Interview: Sisonke Msimang – 2022 Stella Prize Judge
An interview with author, curator and 2022 Stella Prize Judge, Sisonke Msimang
What excites you about judging the 10th Stella Prize?
I’m excited about this being the 10th year which is such an important marker – a decade is enough time to effect real change, and yet of course not nearly enough time to alter the structures that continue to be patriarchal, and that continue to reflect the inequalities in our society. And so judging this award on the back of all it has achieved is a real honour.
What do you look for in a great book?
I don’t look for anything in particular. A good book grabs me, has a certain kind of magic and it won’t let me put it down. It has a voice that is bigger than the sum of its sentences.
What impact has the Stella Prize had on you personally as both a writer and a reader?
I’ve picked up many books I otherwise might have overlooked, and of course as a reader and a writer, many of those books have helped me to think about the world in deeper ways and so have helped me – I hope – to become a better writer.
What was the last book you read by an Australian woman or non-binary writer that you’d recommend?
I finally read Alexis Wright’s Carpentaria. I was blown away. It’s the kind of book you gift to the special people in your life.
2022 will be the first year that poetry collections are eligible for the prize. Who are some of your favourite poets, and do you have a particular poem or collection you often return to?
Alison Whittaker, and Ellen van Neerven are both incredible poets – direct and beautiful. And David Malouf remains one of those whose oeuvre is so large and who seems to have words for every occasion.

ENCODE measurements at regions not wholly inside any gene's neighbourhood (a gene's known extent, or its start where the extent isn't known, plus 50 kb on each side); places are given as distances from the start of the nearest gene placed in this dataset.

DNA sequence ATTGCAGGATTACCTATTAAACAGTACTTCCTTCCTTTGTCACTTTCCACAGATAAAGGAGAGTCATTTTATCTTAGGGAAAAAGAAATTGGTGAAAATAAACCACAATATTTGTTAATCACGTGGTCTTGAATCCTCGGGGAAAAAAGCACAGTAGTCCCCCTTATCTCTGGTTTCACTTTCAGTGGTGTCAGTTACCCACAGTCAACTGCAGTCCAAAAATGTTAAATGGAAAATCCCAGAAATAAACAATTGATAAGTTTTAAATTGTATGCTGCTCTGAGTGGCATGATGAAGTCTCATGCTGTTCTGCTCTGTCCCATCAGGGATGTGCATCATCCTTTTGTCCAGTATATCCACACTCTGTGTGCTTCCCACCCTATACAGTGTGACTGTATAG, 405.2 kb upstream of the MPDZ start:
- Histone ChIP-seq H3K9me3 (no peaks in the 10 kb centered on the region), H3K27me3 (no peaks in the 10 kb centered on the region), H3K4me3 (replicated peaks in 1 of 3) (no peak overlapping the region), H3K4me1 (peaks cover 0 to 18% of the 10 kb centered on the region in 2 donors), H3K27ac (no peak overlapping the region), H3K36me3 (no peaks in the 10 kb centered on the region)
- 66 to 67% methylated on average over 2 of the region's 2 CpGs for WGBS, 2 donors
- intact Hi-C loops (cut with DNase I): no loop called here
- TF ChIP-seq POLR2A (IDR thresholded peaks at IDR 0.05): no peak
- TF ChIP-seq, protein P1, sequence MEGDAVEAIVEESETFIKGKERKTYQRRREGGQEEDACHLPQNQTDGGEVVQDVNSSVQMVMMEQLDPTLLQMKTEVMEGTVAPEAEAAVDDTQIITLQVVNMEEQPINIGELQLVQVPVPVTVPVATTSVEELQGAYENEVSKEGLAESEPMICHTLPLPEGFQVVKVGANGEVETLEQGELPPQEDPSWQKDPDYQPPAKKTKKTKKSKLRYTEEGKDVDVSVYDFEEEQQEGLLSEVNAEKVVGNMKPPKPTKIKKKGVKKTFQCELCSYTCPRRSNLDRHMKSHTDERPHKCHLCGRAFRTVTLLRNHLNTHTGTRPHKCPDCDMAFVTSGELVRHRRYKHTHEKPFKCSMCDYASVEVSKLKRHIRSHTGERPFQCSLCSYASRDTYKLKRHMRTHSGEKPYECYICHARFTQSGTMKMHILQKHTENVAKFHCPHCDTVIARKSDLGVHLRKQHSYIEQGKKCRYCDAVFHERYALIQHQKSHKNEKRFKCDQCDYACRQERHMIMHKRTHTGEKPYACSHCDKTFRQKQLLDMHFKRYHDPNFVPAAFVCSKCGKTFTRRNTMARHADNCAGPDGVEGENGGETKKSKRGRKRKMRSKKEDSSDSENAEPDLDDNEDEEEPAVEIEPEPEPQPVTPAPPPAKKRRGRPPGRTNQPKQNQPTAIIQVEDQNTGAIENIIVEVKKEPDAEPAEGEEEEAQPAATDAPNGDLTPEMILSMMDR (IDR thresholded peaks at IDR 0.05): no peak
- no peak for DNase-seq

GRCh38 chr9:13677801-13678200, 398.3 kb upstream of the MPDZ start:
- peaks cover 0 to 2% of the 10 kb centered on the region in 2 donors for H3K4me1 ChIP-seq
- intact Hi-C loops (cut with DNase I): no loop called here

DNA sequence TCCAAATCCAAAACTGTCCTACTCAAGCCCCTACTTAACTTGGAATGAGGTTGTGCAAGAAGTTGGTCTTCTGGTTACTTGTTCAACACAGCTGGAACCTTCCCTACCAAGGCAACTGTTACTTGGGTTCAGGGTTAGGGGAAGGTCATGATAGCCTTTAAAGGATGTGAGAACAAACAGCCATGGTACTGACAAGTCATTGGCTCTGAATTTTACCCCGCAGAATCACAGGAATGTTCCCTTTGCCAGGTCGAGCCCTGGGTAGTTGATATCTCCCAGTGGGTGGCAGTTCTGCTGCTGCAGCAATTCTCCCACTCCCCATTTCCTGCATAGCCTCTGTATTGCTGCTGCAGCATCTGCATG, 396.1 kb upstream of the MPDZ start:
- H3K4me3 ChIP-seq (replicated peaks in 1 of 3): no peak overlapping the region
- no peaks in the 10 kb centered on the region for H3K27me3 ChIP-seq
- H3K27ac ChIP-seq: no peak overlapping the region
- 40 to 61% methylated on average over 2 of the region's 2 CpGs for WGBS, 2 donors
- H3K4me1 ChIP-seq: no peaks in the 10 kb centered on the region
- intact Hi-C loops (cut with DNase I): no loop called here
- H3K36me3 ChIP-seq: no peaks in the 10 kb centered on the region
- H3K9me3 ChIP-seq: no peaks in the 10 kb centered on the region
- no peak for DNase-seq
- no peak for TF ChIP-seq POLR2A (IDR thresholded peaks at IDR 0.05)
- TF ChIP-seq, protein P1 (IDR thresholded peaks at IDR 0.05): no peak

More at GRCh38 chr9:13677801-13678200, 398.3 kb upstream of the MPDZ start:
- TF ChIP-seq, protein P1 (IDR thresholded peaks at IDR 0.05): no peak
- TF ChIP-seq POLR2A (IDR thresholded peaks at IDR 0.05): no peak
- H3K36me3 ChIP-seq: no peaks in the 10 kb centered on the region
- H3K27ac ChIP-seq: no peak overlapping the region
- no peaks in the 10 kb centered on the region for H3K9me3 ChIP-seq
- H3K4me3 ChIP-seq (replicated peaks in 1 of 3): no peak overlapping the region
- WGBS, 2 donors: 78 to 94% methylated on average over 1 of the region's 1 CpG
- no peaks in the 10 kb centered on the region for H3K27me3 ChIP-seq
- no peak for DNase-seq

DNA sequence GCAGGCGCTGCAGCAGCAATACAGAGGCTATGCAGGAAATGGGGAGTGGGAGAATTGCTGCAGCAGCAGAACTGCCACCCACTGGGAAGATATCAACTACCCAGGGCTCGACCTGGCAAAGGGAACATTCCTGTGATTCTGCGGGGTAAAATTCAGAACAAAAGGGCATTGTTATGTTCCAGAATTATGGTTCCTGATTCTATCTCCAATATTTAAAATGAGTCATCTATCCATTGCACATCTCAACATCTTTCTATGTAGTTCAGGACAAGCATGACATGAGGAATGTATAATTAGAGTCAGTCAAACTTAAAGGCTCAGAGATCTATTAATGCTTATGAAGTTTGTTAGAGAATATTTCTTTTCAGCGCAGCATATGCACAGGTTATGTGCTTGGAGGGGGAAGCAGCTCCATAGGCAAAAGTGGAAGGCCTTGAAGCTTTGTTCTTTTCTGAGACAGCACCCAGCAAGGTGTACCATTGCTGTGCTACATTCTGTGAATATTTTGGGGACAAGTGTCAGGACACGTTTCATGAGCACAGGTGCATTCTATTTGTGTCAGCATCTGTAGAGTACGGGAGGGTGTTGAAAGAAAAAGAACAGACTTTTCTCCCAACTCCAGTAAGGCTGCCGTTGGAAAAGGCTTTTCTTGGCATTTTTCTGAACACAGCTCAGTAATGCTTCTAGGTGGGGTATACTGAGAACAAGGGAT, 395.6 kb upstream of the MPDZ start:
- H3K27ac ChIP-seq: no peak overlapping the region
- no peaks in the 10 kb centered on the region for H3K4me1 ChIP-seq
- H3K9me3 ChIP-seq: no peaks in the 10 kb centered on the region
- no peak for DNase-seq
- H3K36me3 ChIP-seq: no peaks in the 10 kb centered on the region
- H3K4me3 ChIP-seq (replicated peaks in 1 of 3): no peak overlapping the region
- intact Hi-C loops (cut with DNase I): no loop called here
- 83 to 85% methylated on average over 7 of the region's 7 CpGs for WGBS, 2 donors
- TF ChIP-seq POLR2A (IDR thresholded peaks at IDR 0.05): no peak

In terms of a collection I return to repeatedly, it’s The Selected Poems of Nikki Giovanni, which I got about a decade ago as a birthday present. It spans her earliest poems, including my favourite, ‘Nikki Rosa’, which includes the most succinct literary criticism of the white gaze I have seen anywhere. She writes in the final stanza:
And I really hope no white person ever has cause
to write about me
because they never understand
Black love is Black wealth and they’ll
probably talk about my hard childhood
and never understand that
All the while I was quite happy.
What’s your favourite independent bookstore, and what do you love most about it?
We have a bunch here. Crow Books and Paper Bird which is like a wonderland for kids, and of course Boffins is a Perth Institution. And I really love Rabble Books. It’s the most welcoming space, the most responsive shop – always willing to chase down books, to host events. It’s a passion project that really celebrates the diversity of books and people and ideas.
When you’re not reading books, how do you spend your spare time?
Excuse me? I don’t understand the question.